By Jeff Owens/Photos by Jenny Dilworth and Allen Sharpe
Jamyest Williams was considered one of the top defensive backs and best athletes in the country coming out of high school in Georgia.
But he admits to being a bit nervous the first time he stepped onto the field at Williams-Brice Stadium in front of 80,000 screaming fans.
"It had me kinda shook," Williams said after practice Monday. "I was kinda nervous but once I got that first lick in and got that fist pass coming to me, I was like, 'I'm in the game, I'm here now, it's just regular football.'"
There was little that was regular about Williams' first season at South Carolina. The freshman from Dacula, Ga., who was rated the third-best cornerback in the nation by ESPN, made a quick impression for the Gamecocks. He had six tackles in the second game of the season at Missouri and his second-quarter interception set up the go-ahead touchdown.
Williams played in 11 games as a freshman, mostly at nickel, and made 38 tackles. He had two interceptions and a fumble recovery in being named to the SEC All-Freshman team.
Now, as a sophomore, Williams is expected to play an even bigger role. He has been moved to safety, the thinnest position on the team, in a secondary that faces big questions after the loss of three senior starters.
While the Gamecocks appear solid at corner with seniors Rashad Fenton, Keisean Nixon and grad transfer Nick Harvey, they have just one experienced player at safety. Senior Steven Montac has played in 21 games the past two years, mostly at safety, but there is little depth behind him.
Montac and Williams have been joined by J.T. Ibe, a grad transfer from Rice, redshirt freshmen Jaylin Dickerson and Tavyn Jackson and true freshman R.J. Roderick.
"It's a big concern," defensive coordinator Travaris Robinson said. "Obviously we don't have guys who have played a bunch of reps. … The only person we have with any kind of experience back there is Montac. We just have to do a good job of developing those guys and simplifying our plan, understanding that some of the things they can't do and figuring out what they can and cannot do."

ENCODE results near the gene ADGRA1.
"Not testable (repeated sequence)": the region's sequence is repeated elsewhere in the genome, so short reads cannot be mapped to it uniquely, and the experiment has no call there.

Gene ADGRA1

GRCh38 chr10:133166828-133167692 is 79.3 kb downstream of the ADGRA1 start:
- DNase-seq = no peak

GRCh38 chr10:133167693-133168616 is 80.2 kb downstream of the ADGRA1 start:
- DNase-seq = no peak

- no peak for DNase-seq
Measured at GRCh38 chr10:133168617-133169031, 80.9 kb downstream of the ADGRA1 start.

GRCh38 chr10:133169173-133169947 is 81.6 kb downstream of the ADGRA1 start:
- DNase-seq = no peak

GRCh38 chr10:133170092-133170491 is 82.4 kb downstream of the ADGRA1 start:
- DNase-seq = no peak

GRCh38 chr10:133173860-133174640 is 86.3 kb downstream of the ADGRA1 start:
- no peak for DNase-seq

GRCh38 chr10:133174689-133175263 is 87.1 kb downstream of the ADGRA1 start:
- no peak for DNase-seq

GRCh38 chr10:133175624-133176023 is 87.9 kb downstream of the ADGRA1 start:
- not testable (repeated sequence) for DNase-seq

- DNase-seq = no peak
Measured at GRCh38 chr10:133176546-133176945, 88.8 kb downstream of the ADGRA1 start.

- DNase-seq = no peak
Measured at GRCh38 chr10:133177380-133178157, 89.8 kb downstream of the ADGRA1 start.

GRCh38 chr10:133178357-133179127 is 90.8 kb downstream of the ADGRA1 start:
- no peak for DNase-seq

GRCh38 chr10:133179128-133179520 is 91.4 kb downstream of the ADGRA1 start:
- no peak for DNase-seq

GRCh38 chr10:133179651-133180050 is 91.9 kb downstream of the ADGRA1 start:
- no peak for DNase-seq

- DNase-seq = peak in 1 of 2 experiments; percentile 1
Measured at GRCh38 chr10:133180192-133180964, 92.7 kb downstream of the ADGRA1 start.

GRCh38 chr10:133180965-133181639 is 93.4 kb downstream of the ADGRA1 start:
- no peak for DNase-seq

Robinson and head coach Will Muschamp moved Williams to safety because of his speed and athleticism. He was considered one of the best all-around athletes in the country coming out of high school and showed his versatility as a freshman by playing both corner and nickel.
“He has really good instincts in man and zone," Muschamp said. "He has outstanding instincts. He has a tremendous work ethic. He is extremely bright and he works really well in everything that he does. … He can play in the deep part of the field, he can finish plays, he is a solid tackler, especially in the open field, and he is a good blitzer. He has a lot of traits that make him a good safety.”
Williams played safety in youth football but was a corner throughout high school. He says the experience as a freshman last season prepared him for the move.
"It definitely helped me with the speed of the game and it helped me to learn the concepts," he said. "Now that I've moved to safety, I know what everybody is doing now."
"He's doing well," Robinson said. "Obviously, he has some familiarity with what we are doing, so he kinda understands some of the different things that we ask them to do back there. But just little stuff, the nuances of the position, playing in the deep part of the field when the ball comes, he just don't have natural instincts at doing that because he hasn't done that. But he will continue to do better the more reps that he gets. The good thing he is he is out there working hard and trying to learn it, he's meeting extra."
Williams says his biggest challenge in training camp is working on his communication with Montac and the other safeties and making the right calls on each play. His communication skills is one reason he was moved to safety.
"He has improved his communications skills, and that has got to be critical for you in the safety position because we have to be locked in back there as far as the other safety is concerned and the nickel and the corners have to have a lot of communication with our linebackers," Muschamp said. "We put an awful amount on our Mike (linebacker) and both of our safeties and our defense from a communication standpoint. He has all the characteristics you need."
Williams hopes his new position puts him in position to create more turnovers. He showed a nose for the ball last year, intercepting two passes and recording a fumble. His interception against Florida sealed a 28-20 win.
"That's huge, that's a big part of our game every day," he said. "That's why we led the SEC in turnovers last year. That's the biggest part of our game. If we get the ball, the offense can't score."
Williams knows there is pressure on the secondary to perform this season after the loss of three seniors. He says the whole group has embraced the challenge.
"It definitely made us closer," he said. "We are a lot closer as a group."